• A total fund management approach that manages liquidity and risk very closely and focuses on where the best opportunities are in assets.
  • Finally, but no less important, better governance that will enable them to operate like big business, independent of governments.

I’m not going to lie, there are many good and even big small foundations, but if it were up to me, I would definitely combine many small pensions into bigger ones.

For me it is all about achieving better results and scales are needed to achieve the best results.

Again, scale is not the only thing you need, but without scale, you are limited in what you can achieve.

In the long run, the results speak for themselves, with larger funds adding significant added value to the low level of active risk.

Anyway, the discussion between Bert Clark, Rashay Jetalal and Jim Leach was excellent.

Bert put it well in the report, saying, “The manager is obsessed with value-added.” The truth is, what really matters is “combining your assets properly, making sure you manage your commitments, making sure you” manage your liquidity well. ”

He talked about “diversification free lunch” and reducing your costs to “improve net performance without risking more”.

He said, “Many risk-free return strategies are only available to large investors, so unfortunately small investors need to increase the risk to get the same return.”

Again, think about what a balance sheet management expert recently told me: “You can easily add 50 basis points of added value without risking more, just by optimizing your balance sheet management.”

Small foundations simply cannot do this for many reasons.

Bert said there are 80 small foundations in Ontario that are run on a “small scale” and here he was not targeting them, simply by the fact that many of these foundations were not set up properly from the beginning and the IMCO was set up. Properly and has the necessary scale / management to easily grow its assets under management.

He said IMCO was set up in 2016 and although public sector organizations are not moving fast, IMCO is starting to get more assets from new clients (Ottawa Retirement City, Ontario Judges, etc.).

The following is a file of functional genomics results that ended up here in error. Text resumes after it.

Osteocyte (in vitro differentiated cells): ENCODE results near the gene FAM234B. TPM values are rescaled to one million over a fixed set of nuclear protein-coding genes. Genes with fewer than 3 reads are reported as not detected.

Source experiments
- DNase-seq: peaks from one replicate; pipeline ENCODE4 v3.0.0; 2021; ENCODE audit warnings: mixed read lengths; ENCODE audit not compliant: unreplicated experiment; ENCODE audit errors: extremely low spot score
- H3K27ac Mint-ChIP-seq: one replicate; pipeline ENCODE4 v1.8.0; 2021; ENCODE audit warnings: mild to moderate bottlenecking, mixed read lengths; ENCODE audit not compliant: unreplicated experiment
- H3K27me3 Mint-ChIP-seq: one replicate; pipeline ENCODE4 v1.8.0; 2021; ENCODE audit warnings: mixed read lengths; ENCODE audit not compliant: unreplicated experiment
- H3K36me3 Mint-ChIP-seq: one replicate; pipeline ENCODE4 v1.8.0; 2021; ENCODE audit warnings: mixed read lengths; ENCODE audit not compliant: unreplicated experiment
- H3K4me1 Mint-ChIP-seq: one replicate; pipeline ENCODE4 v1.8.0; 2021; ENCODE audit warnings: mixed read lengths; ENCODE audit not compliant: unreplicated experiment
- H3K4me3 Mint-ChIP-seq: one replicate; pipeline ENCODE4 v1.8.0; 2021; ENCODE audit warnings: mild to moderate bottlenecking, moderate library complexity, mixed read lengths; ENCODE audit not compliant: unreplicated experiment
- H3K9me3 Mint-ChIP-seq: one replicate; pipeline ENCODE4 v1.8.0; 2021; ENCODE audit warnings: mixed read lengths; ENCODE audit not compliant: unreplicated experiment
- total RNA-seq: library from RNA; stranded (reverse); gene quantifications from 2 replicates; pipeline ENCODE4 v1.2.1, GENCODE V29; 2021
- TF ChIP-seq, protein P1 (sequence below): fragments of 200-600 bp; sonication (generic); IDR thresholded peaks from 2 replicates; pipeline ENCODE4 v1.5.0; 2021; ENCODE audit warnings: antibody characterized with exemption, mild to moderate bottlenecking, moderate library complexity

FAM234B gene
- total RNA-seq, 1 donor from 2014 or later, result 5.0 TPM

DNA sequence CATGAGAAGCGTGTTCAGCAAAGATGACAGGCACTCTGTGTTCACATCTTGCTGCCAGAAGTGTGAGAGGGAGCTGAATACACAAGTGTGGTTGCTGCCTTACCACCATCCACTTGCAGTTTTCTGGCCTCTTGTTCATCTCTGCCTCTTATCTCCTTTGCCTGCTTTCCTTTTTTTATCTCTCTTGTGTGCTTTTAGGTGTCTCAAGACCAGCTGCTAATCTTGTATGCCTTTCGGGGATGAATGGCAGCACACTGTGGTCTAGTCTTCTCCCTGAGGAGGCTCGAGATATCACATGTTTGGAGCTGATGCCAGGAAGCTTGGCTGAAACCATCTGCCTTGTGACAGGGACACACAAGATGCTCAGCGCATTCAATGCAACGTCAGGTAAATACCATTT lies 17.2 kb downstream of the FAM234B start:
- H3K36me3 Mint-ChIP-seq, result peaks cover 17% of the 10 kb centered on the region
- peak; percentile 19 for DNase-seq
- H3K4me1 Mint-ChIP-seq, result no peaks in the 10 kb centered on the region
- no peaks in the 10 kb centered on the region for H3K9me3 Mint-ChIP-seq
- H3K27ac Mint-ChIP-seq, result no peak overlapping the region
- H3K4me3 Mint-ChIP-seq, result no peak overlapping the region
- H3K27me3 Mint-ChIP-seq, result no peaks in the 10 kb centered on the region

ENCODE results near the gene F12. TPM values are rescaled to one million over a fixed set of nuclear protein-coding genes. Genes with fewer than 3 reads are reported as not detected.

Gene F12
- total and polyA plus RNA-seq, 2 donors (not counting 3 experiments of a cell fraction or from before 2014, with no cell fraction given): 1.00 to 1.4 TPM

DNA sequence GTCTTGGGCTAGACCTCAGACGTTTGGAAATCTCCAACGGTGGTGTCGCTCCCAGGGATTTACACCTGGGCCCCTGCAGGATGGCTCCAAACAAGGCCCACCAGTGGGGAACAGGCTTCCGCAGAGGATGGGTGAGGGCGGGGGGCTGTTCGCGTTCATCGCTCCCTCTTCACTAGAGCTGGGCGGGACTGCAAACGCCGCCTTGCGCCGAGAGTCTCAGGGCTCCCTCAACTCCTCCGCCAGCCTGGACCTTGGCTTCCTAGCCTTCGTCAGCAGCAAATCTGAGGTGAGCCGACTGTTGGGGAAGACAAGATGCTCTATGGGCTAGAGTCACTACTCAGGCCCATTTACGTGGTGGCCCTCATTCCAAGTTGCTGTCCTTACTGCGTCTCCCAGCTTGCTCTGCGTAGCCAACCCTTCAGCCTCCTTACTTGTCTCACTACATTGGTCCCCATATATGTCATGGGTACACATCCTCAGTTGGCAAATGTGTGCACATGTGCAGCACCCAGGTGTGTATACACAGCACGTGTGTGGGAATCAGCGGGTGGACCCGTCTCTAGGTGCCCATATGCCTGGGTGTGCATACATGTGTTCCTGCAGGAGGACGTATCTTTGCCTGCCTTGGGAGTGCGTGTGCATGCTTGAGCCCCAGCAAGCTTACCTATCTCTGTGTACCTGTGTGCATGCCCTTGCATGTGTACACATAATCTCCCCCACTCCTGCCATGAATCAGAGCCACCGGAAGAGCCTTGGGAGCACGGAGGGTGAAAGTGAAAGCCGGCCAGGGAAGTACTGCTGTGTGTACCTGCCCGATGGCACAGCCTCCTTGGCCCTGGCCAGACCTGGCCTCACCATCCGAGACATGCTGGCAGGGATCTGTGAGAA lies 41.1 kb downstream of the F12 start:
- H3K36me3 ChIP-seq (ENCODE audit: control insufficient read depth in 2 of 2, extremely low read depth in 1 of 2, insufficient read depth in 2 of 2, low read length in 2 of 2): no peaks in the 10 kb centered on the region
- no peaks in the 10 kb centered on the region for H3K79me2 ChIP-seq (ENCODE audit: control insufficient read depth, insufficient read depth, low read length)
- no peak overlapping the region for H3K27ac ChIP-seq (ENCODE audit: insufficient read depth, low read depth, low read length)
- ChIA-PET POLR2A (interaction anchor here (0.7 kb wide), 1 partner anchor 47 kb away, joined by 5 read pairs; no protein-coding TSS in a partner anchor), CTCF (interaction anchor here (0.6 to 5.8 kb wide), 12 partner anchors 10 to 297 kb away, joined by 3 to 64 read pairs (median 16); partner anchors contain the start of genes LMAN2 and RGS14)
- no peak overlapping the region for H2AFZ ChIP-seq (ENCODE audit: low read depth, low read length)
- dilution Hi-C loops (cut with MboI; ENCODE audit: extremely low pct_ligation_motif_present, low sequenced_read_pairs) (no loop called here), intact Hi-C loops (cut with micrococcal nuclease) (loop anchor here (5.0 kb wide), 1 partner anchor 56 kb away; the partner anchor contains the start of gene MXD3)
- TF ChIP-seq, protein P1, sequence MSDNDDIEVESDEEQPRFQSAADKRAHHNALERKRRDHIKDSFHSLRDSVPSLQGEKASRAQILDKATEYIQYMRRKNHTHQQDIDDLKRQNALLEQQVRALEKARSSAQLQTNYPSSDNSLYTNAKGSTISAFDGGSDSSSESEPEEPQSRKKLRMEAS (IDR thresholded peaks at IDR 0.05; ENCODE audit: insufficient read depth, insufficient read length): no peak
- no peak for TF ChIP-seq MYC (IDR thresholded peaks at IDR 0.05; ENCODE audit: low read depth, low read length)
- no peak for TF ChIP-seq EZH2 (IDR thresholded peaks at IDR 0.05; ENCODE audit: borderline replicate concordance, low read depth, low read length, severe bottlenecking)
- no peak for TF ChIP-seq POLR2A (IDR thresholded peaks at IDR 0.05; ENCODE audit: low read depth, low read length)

It is important to note that unlike its peers, IMCO does not have “captive clients”, they are voluntary clients who can leave if they are not satisfied with the management of their retirement assets.

Bert also pointed out that it is not easy to reach the top private investors in the market and the fees you pay may eat away at all the profits over time.

So the IMCO identifies the best investors in each class of assets and selectively invests with them and co-invests with them to reduce commission shifts.

This, in short, explains the many successes of the Canadian model.

And Jim Lech made a good point, you still need a good internal team to co-invest in larger transactions to avoid negative consequences.

Rashay Jetalal has confirmed that many small funds are providing private market remuneration in commissions. He offers many great sins in this discussion.

Importantly, he states: “The data does not support a reduction in revenue as funds increase.”

Jim Leach noted that Americans have a lot of big funds, but they have never appeared among the best performers in the world. The main reason why they lack the management of Canadian funds.

Finally, Bert Clark noted that larger funds can capitalize on the largest and best opportunities in the energy transition market that have resulted from their investment in Green Frog Power.

Rashay has proven ESG through large-scale issues and produces significant added value.

Anyway, take your time and listen to this discussion below, it is wonderful and involves a lot.